It’s unlike the attention-deficit brain where the occupant’s focus is distracted from one shiny object to another. I have a family member with the attention challenged brain. Once I watched them start breakfast and use the bathroom mirror to fix their hair and decided to get on-line to look up merchandise only to find out that an hour later they were hungry. Because they forgot to eat. Poor, poor brain.
The blessing of the writer’s brain is beguilement. All brains communicate (some better than others) and all brains are creative in their own way. But the writer’s brain can charm and deceive the reader to suspend reality, to believe in the unbelievable. It’s magic. No other profession gets away with this. Can you imagine going to the doctor with a stomach ache and they tell an interesting story about what could be causing the pain? Only to be sent out the door with a good yarn and nothing else? Nope. The beguilement transcends the physical writing component and spills into managing life. A writer can be stuck at the most tedious, boring convention and turn it into a magical playground, picking characters out of the audience. We can beguile our own selves! Write, create, beguile.
Interviewing Joseph Oberhauser seemed straight forward. He looked to be shattered by his wife’s demise. He was her senior by almost fifteen years, but by his account, they were devoted to each other. He pulled out photos of happy times; black tie and evening gown affairs that showcased how perfect they were for each other. They had no children although he had two from a previous marriage. One lived in Ocean County, the other all the way across the country in California. Where it was warm.
Officer Knight had finished his coffee and left after I’d come in. He was going to knock on the doors of the other homes on the lane just in case anyone had seen anything. We doubted it, but it was protocol. We needed to locate our tipster if we could. And the tow truck still had to pick up Mrs. Oberhauser’s car.
“When can I have Daphne back?” the husband asked quietly.
“The coroner will call you to make arrangements as soon as the autopsy is done, Joseph. He tries to be quick about it. Usually twenty-four to forty-eight hours if he’s not worried about toxicology or anything.”
“I still can’t believe she’s dead. How do I go on without her?” He asked me as tears streamed down his face.
I never have an answer to that question, and it’s been asked of me dozens of times in all the years I’ve been a cop. I shook my head. “Have faith that time will heal, Mr. Oberhauser. That may sound empty at this point in time, but it’s my experience that it is true.”
He looked me in the eye. “Has time healed your pain, Detective?”
I didn’t answer him and he waved the question aside. I let it slide by me like a smelly dog that wasn’t mine.
“Can your daughter stay with you tonight? You probably shouldn’t be alone. I can call her for you if you’d like.”
“We are not on speaking terms. She disagreed with my marriage to Daphne. Some nonsense about being unfaithful to her mother.”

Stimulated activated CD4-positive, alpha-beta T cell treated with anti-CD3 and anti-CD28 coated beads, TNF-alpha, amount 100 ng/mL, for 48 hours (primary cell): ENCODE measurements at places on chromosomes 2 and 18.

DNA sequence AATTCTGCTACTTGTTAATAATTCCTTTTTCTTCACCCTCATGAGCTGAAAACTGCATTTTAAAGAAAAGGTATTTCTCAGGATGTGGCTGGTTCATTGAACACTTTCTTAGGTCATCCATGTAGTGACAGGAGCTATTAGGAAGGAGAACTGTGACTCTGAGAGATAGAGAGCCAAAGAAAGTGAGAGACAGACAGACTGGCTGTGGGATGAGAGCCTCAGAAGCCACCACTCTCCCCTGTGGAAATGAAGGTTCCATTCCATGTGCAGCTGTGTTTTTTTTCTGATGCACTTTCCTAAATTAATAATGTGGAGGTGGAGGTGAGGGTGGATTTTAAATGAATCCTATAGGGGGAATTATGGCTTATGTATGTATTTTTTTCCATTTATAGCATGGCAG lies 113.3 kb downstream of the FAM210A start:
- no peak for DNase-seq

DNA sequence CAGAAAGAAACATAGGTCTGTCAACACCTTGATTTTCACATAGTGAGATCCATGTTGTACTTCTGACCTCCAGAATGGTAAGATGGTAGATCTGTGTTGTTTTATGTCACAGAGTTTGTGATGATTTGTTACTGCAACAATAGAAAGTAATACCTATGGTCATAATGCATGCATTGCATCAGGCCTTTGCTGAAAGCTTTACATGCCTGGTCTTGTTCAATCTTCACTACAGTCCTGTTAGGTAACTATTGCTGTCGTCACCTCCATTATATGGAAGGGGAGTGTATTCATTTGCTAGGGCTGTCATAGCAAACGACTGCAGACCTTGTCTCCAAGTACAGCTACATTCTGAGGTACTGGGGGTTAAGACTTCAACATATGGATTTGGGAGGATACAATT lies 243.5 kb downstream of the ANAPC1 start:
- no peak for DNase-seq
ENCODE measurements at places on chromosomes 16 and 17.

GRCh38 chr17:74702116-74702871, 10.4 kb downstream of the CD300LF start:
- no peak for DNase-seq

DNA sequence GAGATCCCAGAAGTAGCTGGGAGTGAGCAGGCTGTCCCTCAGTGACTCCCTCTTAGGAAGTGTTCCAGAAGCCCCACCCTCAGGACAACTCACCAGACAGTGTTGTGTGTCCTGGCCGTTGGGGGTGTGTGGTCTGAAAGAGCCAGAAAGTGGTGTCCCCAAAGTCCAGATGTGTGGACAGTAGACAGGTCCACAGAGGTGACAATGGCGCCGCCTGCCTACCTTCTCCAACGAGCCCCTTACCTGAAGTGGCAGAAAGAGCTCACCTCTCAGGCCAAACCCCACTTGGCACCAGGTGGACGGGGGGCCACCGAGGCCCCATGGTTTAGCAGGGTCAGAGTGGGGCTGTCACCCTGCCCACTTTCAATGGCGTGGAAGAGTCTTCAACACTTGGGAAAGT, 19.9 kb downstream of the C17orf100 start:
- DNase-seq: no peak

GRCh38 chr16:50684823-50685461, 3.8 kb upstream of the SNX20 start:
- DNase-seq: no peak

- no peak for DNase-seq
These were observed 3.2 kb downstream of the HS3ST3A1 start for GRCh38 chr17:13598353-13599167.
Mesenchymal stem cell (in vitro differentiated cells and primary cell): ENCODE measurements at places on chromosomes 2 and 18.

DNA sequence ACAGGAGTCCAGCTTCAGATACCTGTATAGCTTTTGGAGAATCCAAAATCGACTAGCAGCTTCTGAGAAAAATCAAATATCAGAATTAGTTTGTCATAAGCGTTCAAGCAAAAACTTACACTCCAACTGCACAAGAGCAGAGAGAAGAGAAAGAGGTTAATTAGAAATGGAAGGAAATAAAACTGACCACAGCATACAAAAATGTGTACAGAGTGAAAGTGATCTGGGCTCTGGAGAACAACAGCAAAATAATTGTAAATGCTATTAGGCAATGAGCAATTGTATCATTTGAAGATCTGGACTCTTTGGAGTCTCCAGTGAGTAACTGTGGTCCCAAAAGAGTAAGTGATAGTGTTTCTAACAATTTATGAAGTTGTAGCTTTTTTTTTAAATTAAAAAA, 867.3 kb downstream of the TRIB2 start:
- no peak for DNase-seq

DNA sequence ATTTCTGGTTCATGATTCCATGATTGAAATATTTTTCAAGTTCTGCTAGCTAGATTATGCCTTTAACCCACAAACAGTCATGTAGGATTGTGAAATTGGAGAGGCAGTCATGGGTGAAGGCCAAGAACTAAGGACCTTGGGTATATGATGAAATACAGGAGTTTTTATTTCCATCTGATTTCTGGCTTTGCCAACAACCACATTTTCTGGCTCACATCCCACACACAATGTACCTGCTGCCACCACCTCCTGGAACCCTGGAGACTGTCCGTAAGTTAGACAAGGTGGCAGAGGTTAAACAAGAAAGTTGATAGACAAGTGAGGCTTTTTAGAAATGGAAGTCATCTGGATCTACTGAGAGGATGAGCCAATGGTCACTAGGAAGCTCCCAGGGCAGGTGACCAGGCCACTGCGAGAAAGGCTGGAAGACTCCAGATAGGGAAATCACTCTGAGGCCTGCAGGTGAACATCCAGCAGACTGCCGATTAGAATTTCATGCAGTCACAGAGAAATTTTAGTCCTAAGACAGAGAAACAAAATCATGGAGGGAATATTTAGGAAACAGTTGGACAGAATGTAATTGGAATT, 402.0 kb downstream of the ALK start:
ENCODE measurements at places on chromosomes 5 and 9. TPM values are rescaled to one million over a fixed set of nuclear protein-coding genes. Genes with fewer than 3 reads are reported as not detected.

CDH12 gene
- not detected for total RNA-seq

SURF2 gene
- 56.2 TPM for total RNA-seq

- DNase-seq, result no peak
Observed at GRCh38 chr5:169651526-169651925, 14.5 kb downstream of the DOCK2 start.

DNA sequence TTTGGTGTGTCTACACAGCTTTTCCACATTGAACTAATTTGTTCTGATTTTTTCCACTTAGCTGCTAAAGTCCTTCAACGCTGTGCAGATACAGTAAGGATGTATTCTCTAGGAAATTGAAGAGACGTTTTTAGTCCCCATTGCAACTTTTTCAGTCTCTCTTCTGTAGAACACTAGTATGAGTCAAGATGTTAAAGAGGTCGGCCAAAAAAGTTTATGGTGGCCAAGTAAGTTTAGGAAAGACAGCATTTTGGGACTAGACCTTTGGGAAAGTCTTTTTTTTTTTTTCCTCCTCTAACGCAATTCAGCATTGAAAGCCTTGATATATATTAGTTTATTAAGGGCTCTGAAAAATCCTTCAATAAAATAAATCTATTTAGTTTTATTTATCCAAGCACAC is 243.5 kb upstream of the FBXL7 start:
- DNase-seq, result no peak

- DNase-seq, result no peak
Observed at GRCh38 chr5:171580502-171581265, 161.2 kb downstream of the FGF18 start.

“And her mother is where?” I asked, taking notes as fast as I could.
“She’s been dead for fifteen years. You’d think Jenny would get on with life, wouldn’t you?”
I shrugged. “Kids handle things in their own way, I guess. At least you’d hope she’d want to see you happy again.”
“She doesn’t. She believes I should be miserable my entire life. And now I will be.”
“How does your son feel about it all?”
“David’s in the Navy. San Diego almost ten years now. He felt he should devote himself to one career and he didn’t chose a family. I gave my children horrible legacies, Detective.”
“How so, sir?” I asked.
“My daughter thinks I killed my first wife. Not literally of course, but by not being around enough. I was fighting to keep the family business alive, amassing the money it would take to care for them in style. It required a lot of hours and travel. Jenny feels Mandy died of loneliness.”
What the hell could I say to that? After all, my marriage had been a victim of too many hours and days absent, too. Not for money maybe, but I was responsible none the less. I stood quietly and concentrated on not shuffling my feet. “When did you become a minister?”
“Ten years ago. After a certain point, the money lost its sparkle. After Mandy died, I took a good look at my life. The company is strong, and I made sure that the family would be taken care of in the sale. I can do the Lord’s work, now.”
“No vow of poverty, huh?” I asked, realizing why I’d recognized the man when I saw him at the kitchen table. He traded salvation for personal checks three nights a week on the local cable stations.
“It isn’t money that’s the sin, Detective. The sin is what we are willing to do for it.” I was usually wishing I had more, so I couldn’t relate to a man who collected millions from blue-collar people like me every week.
“Is there anyone who can stay with you, Joseph? You shouldn’t be alone right now.”
He shook his head, his hand on the gleaming brass door handle. “I’ll be all right, Detective. The Lord is with me. And with you. Thank you for your time and your compassion. You’ve made this somehow bearable.”